When should parents stop catering to their children and begin treating them like adults? After all, at this late stage of adolescence, teens start to look like adults, act more independently, and demand to be treated as an “adult.” This would mean charging them rent, introducing taxes, throwing them in the working world, no more funding their expenses and so on. That’s rough.
It’s time to wake up and smell the coffee. The adult world is not as pleasant as anyone would like it to be. I’m not saying parents should just throw their kids into the outside world and completely treat them as grown-ups, but that maybe our generation doesn’t have enough preparation for the real world. If nature doesn’t teach us how to survive the outside world, then nurturing might as well prep us for it.
Once, a friend had spent the night and offered to help with my chores, and as much as I appreciated her help, she did a terrible job. I didn’t want to come off as rude, but my curiosity got the best of me, and I asked her what sorts of chores or work she did at home. I came to find that she’s led 18 years of leisure while her parents slaved at work while catering to their children’s needs and whims.
Dishes were done and the trash was taken out by her parents as well. These are simple things, but her parents also cleaned her room, cleared her plates after dinner, and so many other small things that anyone should be expected to do. I’m still not sure whether I feel envy or pity. A small part of me wishes that those things were taken care of for me, but the rest of me feels that unless teenagers learn these important life skills, they won’t be prepared for adulthood in the least.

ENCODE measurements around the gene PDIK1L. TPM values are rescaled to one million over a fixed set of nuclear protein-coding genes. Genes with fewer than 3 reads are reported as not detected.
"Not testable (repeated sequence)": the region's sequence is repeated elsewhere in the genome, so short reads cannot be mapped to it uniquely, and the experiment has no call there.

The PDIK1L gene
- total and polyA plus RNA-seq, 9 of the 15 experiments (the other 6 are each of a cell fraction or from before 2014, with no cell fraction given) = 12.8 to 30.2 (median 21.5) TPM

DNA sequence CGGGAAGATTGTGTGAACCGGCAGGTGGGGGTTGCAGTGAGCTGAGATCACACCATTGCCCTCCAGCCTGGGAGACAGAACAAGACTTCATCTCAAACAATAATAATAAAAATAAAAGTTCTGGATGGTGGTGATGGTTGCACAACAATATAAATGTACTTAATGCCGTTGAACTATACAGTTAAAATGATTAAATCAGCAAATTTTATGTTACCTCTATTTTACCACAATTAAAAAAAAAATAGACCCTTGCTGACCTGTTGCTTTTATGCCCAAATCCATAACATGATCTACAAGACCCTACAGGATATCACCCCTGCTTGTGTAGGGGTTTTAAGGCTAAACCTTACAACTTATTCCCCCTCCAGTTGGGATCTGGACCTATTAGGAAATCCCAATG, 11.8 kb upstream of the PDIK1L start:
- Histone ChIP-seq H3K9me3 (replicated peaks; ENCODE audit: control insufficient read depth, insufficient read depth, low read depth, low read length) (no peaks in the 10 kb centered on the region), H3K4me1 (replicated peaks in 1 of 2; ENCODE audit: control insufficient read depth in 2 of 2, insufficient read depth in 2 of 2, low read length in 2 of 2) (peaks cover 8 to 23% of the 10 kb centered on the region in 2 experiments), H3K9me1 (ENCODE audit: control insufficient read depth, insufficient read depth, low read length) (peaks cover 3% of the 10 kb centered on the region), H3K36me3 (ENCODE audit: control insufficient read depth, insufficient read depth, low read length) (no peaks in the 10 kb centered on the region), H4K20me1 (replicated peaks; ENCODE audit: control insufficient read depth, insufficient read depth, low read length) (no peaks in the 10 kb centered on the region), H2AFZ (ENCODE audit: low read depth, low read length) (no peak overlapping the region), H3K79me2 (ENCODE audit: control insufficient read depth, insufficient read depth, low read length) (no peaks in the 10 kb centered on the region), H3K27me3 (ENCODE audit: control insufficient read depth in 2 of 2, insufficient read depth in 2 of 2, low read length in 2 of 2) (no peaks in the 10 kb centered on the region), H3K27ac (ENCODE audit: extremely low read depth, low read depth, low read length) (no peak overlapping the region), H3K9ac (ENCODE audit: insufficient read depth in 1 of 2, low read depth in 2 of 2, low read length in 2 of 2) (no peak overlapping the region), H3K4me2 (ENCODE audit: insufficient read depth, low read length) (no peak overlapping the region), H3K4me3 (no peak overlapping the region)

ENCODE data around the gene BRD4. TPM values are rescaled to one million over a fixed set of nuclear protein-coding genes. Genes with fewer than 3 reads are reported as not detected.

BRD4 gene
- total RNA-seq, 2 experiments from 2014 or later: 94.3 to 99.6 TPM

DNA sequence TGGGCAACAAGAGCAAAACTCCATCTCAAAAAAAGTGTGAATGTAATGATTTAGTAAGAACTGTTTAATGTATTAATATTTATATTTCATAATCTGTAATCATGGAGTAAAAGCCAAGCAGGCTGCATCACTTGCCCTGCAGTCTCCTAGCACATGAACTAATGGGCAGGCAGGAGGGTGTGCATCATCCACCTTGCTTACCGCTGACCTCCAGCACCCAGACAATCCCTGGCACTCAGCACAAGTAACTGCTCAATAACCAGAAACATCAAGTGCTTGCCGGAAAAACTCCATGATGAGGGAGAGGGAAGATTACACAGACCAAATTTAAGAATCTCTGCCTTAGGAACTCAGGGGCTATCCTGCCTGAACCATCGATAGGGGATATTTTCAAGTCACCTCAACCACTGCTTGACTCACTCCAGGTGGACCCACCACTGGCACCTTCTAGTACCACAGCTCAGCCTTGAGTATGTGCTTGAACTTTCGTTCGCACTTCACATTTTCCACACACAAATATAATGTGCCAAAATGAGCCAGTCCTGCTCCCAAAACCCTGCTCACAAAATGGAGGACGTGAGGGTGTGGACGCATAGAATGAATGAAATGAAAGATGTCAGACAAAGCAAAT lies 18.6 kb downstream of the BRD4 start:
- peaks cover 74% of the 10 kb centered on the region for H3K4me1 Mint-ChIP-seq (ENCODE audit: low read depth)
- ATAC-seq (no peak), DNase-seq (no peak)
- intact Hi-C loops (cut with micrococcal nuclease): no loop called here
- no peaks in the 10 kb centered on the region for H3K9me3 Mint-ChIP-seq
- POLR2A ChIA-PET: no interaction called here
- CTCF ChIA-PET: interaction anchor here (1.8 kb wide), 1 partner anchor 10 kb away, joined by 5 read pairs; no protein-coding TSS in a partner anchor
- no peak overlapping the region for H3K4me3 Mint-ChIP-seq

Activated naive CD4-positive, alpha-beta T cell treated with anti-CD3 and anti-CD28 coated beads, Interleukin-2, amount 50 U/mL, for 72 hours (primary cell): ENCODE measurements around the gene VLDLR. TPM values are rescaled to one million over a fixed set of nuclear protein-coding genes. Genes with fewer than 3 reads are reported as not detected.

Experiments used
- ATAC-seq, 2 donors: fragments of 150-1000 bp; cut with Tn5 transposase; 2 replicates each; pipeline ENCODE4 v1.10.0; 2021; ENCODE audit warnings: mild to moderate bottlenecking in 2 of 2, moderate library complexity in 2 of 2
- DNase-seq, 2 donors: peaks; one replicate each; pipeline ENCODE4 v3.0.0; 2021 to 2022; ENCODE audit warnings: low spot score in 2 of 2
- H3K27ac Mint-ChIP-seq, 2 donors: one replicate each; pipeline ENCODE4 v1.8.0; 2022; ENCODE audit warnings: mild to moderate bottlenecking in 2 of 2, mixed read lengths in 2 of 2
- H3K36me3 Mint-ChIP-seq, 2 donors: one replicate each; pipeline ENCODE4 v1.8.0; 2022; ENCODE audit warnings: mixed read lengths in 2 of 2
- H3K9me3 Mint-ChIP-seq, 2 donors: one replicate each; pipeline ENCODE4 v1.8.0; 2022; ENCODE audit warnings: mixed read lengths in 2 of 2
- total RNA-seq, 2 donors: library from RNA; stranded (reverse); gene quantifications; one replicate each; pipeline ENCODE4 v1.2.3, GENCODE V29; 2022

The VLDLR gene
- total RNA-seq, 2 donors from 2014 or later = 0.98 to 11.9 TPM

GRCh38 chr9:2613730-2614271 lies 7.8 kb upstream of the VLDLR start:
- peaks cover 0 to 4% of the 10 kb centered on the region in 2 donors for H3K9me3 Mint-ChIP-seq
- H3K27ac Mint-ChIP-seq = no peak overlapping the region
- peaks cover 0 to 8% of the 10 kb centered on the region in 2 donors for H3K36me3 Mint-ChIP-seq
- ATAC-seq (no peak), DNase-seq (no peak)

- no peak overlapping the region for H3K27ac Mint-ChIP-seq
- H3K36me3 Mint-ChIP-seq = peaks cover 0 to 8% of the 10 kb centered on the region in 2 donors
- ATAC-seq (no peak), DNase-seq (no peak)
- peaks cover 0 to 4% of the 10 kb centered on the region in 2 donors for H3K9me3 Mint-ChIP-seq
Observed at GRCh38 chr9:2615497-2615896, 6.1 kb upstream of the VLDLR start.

Chores are just a small taste of what responsibilities a successful life includes. In a way, I feel that parents should be held responsible for teaching any basic life skills to their children, but it is also up to the adolescent to decide for themselves. As young adults, we should be expected to act as independent as adults with an almost-developed sense of culpability that allows us to act responsibly. But who wouldn’t take advantage of the fact that we’d have something less to worry about if our parents just did it for us? The temptation is just too real.
Naturally parents feel the instinct to provide and care for their young, but in reality, they are not babies anymore. Parents need to dampen their instincts and show their offspring the circle of life, because the real world is a harsh environment populated by competition and threats. It is better to ensure your child is well suited to survive independently and put somewhere they can thrive instead of coddling and stripping them of basic survival skills. It isn’t instinct that allows us to live among others, but the proper nurturing that parents must provide.